Bible Study, Pentecost 20 (B) – October 7, 2018

Proper 22


[RCL]: Job 1:1, 2:1-10; Psalm 26; Hebrews 1:1-4; 2:5-12; Mark 10:2-16

Job 1:1; 2:1-10

We encounter in the Book of Job an incredible story in which a blameless and upright man experiences suffering for no reason. This book has been interpreted by many as responding to the question of divine justice – is God just? However, when we delve more deeply into the story, and as we see in the selection of verses today, there is a different question that is being explored. The Satan, or the adversary, asks of God the question regarding the possibility for selfless love. Can non-transactional love exist? Job is upright and blameless, but will he remain so if his circumstances are not so great? Satan thinks not, and therefore asks God to test Job. God allows Satan to cause Job to suffer, so long as Job is not killed. Missing from our section is the first test of Job’s integrity and uprightness; he loses his children, his livestock, and his possessions. Through all of this, Job remains sinless. This is important because it sheds some light on Job’s wife’s reaction to Job’s second test—that of receiving sores all over his body. Remember that she, too, has lost her children. “Curse God, and die” she almost begs. How can Job hold on to his integrity after all this suffering?

  • How do you respond to Job’s question: “Shall we receive the good at the hand of God, and not receive the bad?”

Psalm 26

Continuing with the theme of integrity, the psalmist calls out a lament to God, wanting vindication for good behavior, for walking rightly. The structure of the psalm is almost chiastic, beginning and ending by mentioning walking in integrity, desiring vindication and redemption (vv. 1-3, 11-12). There is an active turning from those who are considered wicked (vv. 4-5) and the request not to be considered as one of them by God (vv. 9-10). The center of the psalm uses language that evokes imagery of liturgical action, suggesting that the psalmist is from the priestly order – washing hands, walking around the altar, singing a song of thanksgiving, telling the deeds of God (vv. 6-7), and claiming love for the house of God (v. 8). In the end, the psalmist trusts in God and continues to walk the path with integrity.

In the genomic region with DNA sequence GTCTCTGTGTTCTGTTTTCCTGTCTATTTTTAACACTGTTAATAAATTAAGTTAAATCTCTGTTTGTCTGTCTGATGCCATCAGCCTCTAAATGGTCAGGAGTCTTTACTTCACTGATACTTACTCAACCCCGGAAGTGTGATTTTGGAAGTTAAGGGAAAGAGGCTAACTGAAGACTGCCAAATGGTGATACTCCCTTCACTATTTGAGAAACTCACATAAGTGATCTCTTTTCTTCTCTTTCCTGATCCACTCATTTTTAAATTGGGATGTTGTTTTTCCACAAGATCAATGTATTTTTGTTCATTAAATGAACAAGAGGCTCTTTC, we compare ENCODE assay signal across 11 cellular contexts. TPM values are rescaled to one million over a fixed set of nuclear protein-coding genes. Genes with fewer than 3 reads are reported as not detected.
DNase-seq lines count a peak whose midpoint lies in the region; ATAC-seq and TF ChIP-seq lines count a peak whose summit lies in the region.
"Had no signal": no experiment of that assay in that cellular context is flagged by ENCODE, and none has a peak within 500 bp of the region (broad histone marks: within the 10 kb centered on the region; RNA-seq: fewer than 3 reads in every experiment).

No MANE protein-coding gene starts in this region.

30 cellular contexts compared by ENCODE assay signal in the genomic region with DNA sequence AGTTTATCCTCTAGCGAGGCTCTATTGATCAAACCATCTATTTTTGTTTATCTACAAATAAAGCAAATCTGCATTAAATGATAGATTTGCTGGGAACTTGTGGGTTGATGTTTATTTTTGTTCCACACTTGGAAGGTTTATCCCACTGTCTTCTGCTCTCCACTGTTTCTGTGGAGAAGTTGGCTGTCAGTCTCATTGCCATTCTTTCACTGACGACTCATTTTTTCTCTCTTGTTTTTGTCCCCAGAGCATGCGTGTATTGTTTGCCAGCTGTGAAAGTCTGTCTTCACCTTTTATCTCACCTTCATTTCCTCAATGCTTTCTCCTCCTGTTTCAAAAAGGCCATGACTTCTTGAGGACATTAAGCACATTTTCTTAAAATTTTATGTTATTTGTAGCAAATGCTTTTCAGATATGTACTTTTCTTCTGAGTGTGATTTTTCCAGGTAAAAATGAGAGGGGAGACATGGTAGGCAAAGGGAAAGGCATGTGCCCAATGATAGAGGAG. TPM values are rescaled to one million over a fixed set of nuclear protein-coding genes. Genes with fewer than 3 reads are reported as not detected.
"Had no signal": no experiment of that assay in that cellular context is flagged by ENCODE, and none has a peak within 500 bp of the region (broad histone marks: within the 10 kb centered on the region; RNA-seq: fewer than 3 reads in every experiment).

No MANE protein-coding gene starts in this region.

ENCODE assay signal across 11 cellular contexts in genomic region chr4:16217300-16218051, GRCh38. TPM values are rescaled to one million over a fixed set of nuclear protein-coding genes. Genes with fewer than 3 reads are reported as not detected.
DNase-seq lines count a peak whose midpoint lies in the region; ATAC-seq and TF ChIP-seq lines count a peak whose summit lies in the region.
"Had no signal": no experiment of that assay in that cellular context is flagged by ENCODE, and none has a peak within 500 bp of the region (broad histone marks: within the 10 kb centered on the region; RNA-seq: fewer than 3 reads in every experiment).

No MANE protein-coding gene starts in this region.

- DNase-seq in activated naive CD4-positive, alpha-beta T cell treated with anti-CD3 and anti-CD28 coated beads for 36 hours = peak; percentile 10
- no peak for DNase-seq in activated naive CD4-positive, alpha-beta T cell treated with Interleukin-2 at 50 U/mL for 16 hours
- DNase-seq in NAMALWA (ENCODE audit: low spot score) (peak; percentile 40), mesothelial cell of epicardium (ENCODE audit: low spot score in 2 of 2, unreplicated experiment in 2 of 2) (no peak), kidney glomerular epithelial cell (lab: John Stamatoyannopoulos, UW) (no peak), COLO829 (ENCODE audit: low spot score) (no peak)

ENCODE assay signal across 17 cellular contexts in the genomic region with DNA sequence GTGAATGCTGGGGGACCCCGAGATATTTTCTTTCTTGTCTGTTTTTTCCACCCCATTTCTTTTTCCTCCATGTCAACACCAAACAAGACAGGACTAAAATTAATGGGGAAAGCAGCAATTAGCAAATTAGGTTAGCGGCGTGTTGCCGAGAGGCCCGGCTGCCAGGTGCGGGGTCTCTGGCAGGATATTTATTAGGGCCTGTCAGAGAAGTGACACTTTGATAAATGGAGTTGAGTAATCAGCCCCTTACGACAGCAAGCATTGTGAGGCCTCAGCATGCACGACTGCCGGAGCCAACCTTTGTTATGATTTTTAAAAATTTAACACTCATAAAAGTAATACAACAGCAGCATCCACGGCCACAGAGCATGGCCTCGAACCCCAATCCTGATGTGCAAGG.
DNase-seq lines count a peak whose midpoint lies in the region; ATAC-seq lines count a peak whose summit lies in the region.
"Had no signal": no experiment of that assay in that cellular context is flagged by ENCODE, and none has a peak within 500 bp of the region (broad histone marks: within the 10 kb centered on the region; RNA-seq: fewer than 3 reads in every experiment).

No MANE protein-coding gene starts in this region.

• If you were writing a lament to God, how might yours be similar or different to this psalmist’s?

Hebrews 1:1-4; 2:5-12

Hebrews paints a picture of Jesus Christ in the fullness of his divinity and humanity. In the first four verses, we are introduced to Jesus as the Son, heir, participating in creation, as sustainer, the “reflection of God’s glory and the exact imprint of God’s very being” (v. 1:3), the one who made purification for sins, and one greater than the prophets and the angels. When we move to the second chapter, the author quotes Psalm 8, which discusses humanity as lower than angels and yet having all things subject to them. Noting that humanity has not yet fulfilled this psalmist’s claim, the author points to Jesus in his humanity as the model for this kind of movement from lower-than-angels to glory and honor. The achievement of this, however, is not through ascent in the human realm, but rather through a path of descent with suffering and death. It is in this experience of full humanity, unto death, that we are made siblings of Christ.

  • What does “subjecting all things under their feet” (v. 2:8) mean in light of Jesus’ example?
  • What does being a brother or sister of Christ mean to you?

Mark 10:2-16

This passage from Mark has three episodes – one with the Pharisees, one in the house with the disciples, and the final one with children. It begins with the Pharisees questioning Jesus about the legality of divorce. Jesus points them to the laws of Moses, asking them to answer their own question. Upon their affirmative answer, Jesus refers them back to Genesis, to our creation as male and female, and the ideal of marriage that makes two people become one. The disciples need clarification, however, and so when they are in the house, they ask Jesus to explain further. Here, Jesus expands the original question by introducing the possibility of the wife also divorcing the husband. This is significant, and more relevant for today, given that divorce is a common occurrence now. While the result is the same, Jesus points out to the disciples that societal expectations are too limited, focusing merely upon the rights of the man to divorce the woman. Creation shows us a more expansive ethic.

The disciples continue to participate in societal and earthly norms, attempting to keep the children – those without rights, the weakest of society – from coming to Jesus. But he tells them that the kingdom of God belongs to these innocent and weak children of God.

  • Jesus refers to Genesis, pointing out an egalitarian system between male and female. How might this change our understanding of other aspects of our creation stories?
  • What is your understanding of receiving the kingdom of God as a little child?
  • Who in our society are we keeping at a distance from Jesus’ feet? Why?

The Rev. Anna Shine was ordained a priest in the Diocese of Western North Carolina in June 2018, after receiving an M.Div. from Virginia Theological Seminary. She now serves as a curate at the Church of the Holy Cross in Valle Crucis, N.C., and is happy to be back at home in the mountains she loves.

Download the Bible study for Pentecost 20 (B).

Comments

  1. Rev Deacon John Emmanuel Kapambwe says:

    I like the connection of the readings. may i simply say the sermon is good and brief direct to the point and also timely.

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